But don’t take my word for it. You be that policymaker in the blurb that wants to “identify regions of a country with high concentrations of both poverty and cropland.” If you can do that, I promise to host the results here. And apologize to the MAPPR team. Until then, I maintain that this is not a tool that the average policymaker or investor is going to use, at least more than once. And neither will I. Believe it or not, I’m really sorry about that.

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An investor tests out MAPPR

by Luigi Guarino on June 19, 2012

Using MAPPR, a policymaker can identify regions of a country with high concentrations of both poverty and cropland, or an investor thinking about building a food-processing plant can search for locations that combine production of sufficient quantities of a particular crop with good access to markets.

Well that sounds like fun. I’m an investor. I’m thinking of ploughing my hard-earned cash into a cassava processing plant in Tanzania. Let’s see if MAPPR can help me.

You can indeed produce a map of both cassava production and average travel time for Tanzania, and fairly easily. Here’s what you get for “Median travel time to human settlement of 20,000 or greater population”, for example.

You can also very easily produce a map of cassava yield, production and area in Tanzania. You do that by clicking on the little eye thingie on the left of the map, where is says “Cassava Prod. (mt) (2000).” Problem is, when you do that, your map of travel time disappears, and I can see no way of showing the two together to tell me where short travel time to a village coincides with high cassava production, assuming that’s a sensible thing to want to know. Short of printing out the two maps on transparent paper and looking through the two of them on a light table, that is. Gosh, I used to do that back in the 80s. Ah, but you can’t even print the maps out easily. You have to do the screen capture thing. As an investor, I’ve already given up on MAPPR.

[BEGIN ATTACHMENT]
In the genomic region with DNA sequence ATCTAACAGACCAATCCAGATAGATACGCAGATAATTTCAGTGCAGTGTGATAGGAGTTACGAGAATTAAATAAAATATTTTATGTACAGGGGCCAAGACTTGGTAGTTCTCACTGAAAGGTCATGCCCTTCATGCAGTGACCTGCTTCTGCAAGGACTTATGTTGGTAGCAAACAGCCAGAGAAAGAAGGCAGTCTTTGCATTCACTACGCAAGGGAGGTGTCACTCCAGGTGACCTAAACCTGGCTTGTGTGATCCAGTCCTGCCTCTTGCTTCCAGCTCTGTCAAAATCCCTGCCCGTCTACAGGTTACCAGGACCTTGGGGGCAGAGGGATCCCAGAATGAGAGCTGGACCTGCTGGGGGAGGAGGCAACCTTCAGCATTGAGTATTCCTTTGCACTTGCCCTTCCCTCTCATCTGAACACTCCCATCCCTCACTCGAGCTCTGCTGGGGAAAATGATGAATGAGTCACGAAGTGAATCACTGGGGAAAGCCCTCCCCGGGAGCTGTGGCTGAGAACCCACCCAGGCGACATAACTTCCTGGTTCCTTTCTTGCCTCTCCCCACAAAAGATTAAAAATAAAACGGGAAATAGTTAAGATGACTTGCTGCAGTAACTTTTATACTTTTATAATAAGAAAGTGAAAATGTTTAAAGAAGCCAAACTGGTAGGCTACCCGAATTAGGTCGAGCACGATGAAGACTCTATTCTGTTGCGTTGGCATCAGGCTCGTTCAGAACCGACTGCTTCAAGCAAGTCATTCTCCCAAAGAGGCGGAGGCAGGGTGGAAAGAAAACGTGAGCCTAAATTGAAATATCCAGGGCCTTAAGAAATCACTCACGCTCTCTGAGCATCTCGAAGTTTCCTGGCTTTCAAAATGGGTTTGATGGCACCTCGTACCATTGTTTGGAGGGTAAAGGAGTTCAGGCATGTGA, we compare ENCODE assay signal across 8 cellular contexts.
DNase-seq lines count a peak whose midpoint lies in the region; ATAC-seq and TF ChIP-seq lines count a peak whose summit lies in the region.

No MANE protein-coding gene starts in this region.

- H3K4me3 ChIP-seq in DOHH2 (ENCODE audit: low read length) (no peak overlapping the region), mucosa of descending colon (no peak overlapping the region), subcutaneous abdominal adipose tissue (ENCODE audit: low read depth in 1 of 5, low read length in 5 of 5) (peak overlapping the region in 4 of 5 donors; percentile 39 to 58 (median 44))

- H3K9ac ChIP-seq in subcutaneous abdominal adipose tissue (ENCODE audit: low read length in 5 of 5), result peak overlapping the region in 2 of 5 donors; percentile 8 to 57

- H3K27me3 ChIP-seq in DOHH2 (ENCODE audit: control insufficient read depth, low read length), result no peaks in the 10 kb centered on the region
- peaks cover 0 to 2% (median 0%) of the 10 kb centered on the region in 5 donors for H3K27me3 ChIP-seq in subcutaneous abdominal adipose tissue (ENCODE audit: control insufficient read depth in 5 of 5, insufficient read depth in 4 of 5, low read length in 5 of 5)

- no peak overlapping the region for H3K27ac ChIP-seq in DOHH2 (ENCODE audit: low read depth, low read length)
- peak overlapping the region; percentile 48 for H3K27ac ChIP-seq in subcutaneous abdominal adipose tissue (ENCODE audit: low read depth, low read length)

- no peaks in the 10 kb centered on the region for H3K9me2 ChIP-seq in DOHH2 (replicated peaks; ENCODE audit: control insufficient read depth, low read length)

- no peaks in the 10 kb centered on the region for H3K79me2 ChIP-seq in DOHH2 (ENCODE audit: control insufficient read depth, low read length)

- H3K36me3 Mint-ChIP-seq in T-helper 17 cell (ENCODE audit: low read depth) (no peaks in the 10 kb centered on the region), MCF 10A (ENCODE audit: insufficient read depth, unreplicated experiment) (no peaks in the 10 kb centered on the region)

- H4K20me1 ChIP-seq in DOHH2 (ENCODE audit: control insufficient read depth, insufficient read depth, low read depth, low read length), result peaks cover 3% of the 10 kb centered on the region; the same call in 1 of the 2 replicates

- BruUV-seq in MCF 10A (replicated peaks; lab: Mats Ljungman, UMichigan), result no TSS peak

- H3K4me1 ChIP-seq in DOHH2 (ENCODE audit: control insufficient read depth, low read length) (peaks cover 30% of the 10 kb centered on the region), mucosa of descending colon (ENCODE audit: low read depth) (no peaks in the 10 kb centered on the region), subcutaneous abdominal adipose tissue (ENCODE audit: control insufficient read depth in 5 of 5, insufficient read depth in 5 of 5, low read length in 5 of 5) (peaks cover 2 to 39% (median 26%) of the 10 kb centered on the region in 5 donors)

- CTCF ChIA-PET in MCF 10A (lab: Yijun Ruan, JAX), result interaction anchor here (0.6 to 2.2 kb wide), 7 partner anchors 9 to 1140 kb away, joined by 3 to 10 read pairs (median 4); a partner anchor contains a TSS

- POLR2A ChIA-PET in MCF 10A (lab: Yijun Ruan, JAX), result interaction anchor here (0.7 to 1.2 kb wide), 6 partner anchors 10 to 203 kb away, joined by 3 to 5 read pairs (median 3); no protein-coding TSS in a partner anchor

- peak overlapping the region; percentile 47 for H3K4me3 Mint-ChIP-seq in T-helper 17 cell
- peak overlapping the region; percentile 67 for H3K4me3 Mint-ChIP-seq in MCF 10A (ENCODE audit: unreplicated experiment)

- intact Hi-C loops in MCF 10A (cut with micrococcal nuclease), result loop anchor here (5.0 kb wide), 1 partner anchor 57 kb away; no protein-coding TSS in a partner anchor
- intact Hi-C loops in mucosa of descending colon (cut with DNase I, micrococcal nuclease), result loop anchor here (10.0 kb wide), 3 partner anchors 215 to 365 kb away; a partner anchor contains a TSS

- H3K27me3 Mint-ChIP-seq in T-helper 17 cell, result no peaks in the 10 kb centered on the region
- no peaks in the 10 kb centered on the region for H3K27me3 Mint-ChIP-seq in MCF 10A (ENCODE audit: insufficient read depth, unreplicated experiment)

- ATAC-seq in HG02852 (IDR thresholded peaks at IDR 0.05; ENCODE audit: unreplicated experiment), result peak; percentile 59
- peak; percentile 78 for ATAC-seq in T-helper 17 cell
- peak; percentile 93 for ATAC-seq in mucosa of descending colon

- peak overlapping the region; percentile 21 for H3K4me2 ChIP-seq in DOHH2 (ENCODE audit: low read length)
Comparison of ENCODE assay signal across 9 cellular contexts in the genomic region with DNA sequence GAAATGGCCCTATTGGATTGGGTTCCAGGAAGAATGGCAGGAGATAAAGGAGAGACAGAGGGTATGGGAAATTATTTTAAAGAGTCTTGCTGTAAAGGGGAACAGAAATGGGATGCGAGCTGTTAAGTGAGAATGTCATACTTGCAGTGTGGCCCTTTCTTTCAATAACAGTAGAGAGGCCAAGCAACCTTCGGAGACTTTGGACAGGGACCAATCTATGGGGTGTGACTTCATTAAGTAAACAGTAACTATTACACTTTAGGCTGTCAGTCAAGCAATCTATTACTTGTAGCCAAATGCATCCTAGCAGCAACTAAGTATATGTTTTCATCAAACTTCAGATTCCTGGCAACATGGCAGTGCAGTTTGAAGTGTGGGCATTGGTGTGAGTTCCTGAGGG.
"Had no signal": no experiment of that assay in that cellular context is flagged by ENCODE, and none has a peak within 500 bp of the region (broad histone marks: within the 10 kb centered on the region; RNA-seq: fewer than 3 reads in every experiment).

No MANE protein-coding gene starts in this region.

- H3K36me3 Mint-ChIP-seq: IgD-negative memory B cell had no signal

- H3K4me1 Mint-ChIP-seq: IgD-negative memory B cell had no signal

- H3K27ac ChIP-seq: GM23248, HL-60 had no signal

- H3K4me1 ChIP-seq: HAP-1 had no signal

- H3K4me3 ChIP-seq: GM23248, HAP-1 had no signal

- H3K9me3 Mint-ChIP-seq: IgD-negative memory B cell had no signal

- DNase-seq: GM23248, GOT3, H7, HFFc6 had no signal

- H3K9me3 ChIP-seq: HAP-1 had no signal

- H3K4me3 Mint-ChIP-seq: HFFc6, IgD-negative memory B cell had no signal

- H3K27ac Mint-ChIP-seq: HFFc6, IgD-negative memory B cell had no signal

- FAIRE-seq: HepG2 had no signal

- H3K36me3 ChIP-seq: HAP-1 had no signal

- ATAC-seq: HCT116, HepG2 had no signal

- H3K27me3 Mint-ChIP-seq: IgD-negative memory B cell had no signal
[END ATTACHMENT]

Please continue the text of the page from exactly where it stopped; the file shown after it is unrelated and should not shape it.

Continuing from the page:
But I’m not an investor, I’m a sucker for punishment, so I persevere. Maybe this “Summarize indicators” option will help me. Well, it does, thankfully. You can pick a specific location, or define a custom area, or a domain (an agroecological zone, say), and MAPPR will give you summary information for both travel time and cassava production. So, for example, this is the result of combining “Median travel time to human settlement of 20,000 or greater population” and “Cassava Prod. (mt) (2000)” for a specific location I chose at random.

Perhaps somewhat more helpfully to our imaginary investor, you can also get a map of travel time to a specific location, and cassava production within different travel times of that location.

Unfortunately, sharing this result is problematic. Basically the only thing you can do is a screen grab. Trying to export the shapefile so you can use the map in your own GIS, and maybe do further analysis, or combine it with your own data (cassava accessions in genebanks, anyone?), or even produce a nice image, results in the dreaded “404 – File or directory not found. The resource you are looking for might have been removed, had its name changed, or is temporarily unavailable.” And if you try to go back to your result, MAPPR flings you back to the beginning and you have to start the whole process over again. Ouch.